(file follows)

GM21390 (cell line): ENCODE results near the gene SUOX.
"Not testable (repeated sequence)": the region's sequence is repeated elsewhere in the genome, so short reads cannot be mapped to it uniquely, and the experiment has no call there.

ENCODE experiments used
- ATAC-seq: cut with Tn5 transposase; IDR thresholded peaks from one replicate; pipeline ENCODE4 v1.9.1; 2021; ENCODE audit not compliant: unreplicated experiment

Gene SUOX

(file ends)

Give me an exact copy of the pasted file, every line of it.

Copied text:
GM21390 (cell line): ENCODE results near the gene SUOX.
"Not testable (repeated sequence)": the region's sequence is repeated elsewhere in the genome, so short reads cannot be mapped to it uniquely, and the experiment has no call there.

ENCODE experiments used
- ATAC-seq: cut with Tn5 transposase; IDR thresholded peaks from one replicate; pipeline ENCODE4 v1.9.1; 2021; ENCODE audit not compliant: unreplicated experiment

Gene SUOX